The Hidden Burden of Shift Work
Working the night shift can pose many problems. Unfortunately, working in a medical center means that many of us will need to spend time working the night shift at some point. The burden may vary, based on whether the assignment extends over a few days—or weeks—or, even months. The Shift Work Sleep Disorder can be associated with increased stress on physical and mental health. It can also be associated with a drop-off in work performance and an increase in workplace errors. Some are able to adjust quickly, but others find it difficult to shift their sleep-wake rhythms.
There are three major components to Shift Work Sleep Disorder. The first comes from the fact that we all have an inner, biological clock that allows us to sleep more easily at certain times and to maintain wakefulness at other times. Working nights means that we must shift this clock. This accounts for the fact that people working at night may find it difficult to get proper and efficient sleep during the day. Our bodies are capable of making the shift over time. However, the transition is reversed on days off when many will try to follow the usual schedule of family and friends. This system is sensitive to our activity schedule and is most sensitive to bright light exposure. Establishing a routine of activity, sleep schedule and bright light exposure can be quite helpful.
Total sleep need is the second piece of the puzzle. It is important to remember that we each have a “sleep need” that extends over each 24-hour period. For most of us, this “need” is in the 7-71/2 hour range – for some, it is a little more; for others, it is a little less. For a variety of reasons, including problems adjusting to the “clock shift”, many shift workers start to accumulate sleep deprivation and acquire a sleep debt. The development of a routine sleep schedule, using naps and even pre-napping in preparation for a night shift may be helpful.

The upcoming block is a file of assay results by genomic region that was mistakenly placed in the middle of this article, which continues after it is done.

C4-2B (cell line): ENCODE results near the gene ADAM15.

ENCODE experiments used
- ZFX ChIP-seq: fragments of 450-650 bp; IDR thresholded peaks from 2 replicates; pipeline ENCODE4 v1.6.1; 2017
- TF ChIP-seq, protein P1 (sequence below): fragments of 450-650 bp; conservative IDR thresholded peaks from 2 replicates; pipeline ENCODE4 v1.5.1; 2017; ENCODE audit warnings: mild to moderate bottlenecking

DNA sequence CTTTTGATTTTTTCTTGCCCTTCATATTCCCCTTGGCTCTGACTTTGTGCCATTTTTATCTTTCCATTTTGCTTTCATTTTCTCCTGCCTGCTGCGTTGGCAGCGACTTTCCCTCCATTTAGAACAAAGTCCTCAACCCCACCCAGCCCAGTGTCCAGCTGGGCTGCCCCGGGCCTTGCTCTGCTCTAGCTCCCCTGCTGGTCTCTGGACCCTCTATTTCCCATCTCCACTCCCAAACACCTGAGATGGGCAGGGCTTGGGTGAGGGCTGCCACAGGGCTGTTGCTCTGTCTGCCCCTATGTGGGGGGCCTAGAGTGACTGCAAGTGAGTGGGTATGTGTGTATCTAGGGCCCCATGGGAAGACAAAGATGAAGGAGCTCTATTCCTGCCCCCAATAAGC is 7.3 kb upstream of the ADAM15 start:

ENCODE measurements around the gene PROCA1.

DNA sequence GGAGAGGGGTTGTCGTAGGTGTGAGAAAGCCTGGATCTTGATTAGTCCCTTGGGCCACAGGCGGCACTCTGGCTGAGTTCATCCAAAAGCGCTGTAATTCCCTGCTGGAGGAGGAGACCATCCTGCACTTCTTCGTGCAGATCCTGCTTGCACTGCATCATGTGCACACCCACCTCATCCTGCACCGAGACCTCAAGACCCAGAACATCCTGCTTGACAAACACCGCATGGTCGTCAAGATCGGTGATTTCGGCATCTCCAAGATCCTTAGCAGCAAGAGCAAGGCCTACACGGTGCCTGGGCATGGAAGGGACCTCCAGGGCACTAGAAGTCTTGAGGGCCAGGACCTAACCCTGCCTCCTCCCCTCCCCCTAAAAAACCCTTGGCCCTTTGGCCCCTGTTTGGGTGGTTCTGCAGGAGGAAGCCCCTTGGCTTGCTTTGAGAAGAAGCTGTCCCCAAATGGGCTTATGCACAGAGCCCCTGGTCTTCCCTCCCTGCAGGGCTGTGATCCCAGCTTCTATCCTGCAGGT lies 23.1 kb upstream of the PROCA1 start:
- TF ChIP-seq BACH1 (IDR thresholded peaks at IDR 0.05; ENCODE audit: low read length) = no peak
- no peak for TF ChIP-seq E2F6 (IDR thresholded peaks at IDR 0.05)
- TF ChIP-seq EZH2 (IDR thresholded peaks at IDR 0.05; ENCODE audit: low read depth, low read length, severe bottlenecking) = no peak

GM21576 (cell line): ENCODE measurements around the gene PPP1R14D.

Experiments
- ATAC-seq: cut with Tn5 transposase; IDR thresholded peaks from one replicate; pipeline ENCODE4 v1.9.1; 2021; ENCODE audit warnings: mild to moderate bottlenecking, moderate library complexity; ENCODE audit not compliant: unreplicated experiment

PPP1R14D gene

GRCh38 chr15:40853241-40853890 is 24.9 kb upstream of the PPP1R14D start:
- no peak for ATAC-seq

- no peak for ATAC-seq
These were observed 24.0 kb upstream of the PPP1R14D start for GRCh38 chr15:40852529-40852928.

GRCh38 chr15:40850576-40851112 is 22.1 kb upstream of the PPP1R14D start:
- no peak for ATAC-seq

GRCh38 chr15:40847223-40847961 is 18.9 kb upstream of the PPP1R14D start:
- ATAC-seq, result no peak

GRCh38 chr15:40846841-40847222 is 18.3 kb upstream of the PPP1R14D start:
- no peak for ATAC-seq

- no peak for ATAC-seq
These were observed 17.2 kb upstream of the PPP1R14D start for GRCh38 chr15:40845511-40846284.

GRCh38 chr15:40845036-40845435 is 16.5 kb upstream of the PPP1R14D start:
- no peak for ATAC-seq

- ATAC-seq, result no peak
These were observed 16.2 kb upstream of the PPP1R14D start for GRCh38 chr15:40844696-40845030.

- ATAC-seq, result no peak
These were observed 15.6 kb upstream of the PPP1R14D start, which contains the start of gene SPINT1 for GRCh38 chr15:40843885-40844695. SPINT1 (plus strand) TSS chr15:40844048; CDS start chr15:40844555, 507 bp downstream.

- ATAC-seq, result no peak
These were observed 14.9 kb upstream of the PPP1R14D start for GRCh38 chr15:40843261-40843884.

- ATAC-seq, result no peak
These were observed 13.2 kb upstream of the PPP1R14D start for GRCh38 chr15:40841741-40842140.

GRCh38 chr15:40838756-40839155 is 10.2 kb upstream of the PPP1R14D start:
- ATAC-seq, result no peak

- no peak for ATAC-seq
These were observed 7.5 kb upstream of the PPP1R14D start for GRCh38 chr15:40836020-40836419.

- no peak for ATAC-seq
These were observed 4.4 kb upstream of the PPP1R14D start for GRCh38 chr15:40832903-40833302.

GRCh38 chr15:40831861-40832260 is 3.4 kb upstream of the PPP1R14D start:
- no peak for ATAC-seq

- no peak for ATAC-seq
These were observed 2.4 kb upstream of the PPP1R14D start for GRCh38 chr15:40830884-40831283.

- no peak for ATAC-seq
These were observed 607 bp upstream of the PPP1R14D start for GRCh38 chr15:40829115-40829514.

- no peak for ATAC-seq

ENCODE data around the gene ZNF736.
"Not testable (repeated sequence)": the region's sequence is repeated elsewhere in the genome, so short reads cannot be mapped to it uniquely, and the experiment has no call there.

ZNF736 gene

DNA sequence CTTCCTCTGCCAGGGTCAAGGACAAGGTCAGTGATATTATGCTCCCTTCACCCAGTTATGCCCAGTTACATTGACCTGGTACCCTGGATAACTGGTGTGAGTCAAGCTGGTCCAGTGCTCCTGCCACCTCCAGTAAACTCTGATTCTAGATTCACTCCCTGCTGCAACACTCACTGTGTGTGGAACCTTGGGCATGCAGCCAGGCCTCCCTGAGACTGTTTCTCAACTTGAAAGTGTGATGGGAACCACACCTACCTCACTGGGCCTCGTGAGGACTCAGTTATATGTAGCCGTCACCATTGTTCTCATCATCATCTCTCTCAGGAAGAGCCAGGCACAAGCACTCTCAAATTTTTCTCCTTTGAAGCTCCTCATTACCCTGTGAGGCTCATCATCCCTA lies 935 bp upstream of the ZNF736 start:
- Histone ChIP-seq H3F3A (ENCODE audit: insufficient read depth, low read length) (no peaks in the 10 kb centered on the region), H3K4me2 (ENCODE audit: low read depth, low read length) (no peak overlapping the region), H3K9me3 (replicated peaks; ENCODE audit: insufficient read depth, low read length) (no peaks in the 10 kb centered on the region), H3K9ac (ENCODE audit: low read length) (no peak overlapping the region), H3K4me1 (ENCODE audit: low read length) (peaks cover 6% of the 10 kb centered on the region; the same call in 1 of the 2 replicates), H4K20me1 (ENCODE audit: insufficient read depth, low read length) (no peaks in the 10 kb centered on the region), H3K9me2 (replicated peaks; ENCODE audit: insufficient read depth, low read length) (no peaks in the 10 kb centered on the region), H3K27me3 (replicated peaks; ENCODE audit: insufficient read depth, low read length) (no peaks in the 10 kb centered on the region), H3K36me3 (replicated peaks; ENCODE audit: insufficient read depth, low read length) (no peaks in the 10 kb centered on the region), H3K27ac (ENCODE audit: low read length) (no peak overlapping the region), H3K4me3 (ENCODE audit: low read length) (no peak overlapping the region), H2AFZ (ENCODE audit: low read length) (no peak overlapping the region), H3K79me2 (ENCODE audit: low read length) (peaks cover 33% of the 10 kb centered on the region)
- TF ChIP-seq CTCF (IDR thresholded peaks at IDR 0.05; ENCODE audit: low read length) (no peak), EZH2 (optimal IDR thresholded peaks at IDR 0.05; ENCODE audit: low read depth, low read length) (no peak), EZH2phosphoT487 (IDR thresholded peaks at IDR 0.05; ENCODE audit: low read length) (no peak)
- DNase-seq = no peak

Finally, there is the piece that is often least appreciated. Working the night shift can lead to additional stress in our daily lives. Interacting with friends and family during the day may become challenging. The shift worker may experience a feeling of “jet lag” with an increase in irritability. An increased consumption of caffeine and similar substances during the work shift may also contribute to irritability and further problems with sleep during the day. All of this leads to an increased level of physical and emotional stress which, in turn, may lead to a greater disturbance in sleep.
What are the signs of a shift work sleep disorder?
- Do you have problems getting the sleep you need? Do you find it difficult to fall asleep during the day when you have scheduled your sleep time?
- Do you find it difficult to function at a high level when at work? Do you lose focus or concentration? Do you need to repeat tasks? Are you forgetful? Do you make more mistakes?
- Do you experience fatigue and/or sleepiness at work?
- Are you more irritable with co-workers, family or friends?
- Whenever possible, prepare for shift work. Make sure that you get as much sleep on the nights prior to the nights on duty. If possible, a nap prior to the scheduled night shift can be helpful.
- If you plan to work on a particular schedule for a period of time (weeks or months) then it would be helpful to establish a fixed schedule. If possible, you should try to stick with the schedule on days that you do not work.
- Maximizing bright light exposure prior to a night shift and minimizing it after a night shift may also prove to be helpful. Bright light exposure is very important in the adjustment of our sleep clock.
- Make sure that you sleep setting lends itself to a night of comfortable sleep. Ideally, it should be cool, quiet and relaxing.
- Stimulants such as caffeine may be quite useful, but care should be taken to avoid caffeine too close to your desired bedtime.
- Relaxation techniques may be helpful when it is time to initiate sleep.
- Regular, routine exercise is also helpful—but, it should be avoided within 3 hours of sleep onset.
- AVOID DROWSY DRIVING! If needed, take a nap before driving home. If sleeping is still an issue, find an alternative means of returning home.
- If problems persist, consider a discussion with your primary care physician and, possibly, a referral to the Sleep Disorders Center at Boston Medical Center. At times, certain medications may also prove to be helpful.
The Sleep Disorders Center at Boston Medical Center
Boston Medical Center is fortunate to host a fully accredited Sleep Disorders Center. It is staffed by a group of Board Certified Sleep Specialists. The Center is fully prepared to handle all types of sleep problems and includes a group of sleep physicians, pediatric sleep specialists, surgeons specializing in procedures for sleep disordered breathing, psychologists offering Cognitive Behavioral Therapy for insomnia and psychiatrists. In addition, it features a fully equipped Sleep Laboratory. To discuss an appropriate referral, please contact the Sleep Center Coordinator, Marianne Kelly, RN at 617-638-7746 or Marianne.firstname.lastname@example.org.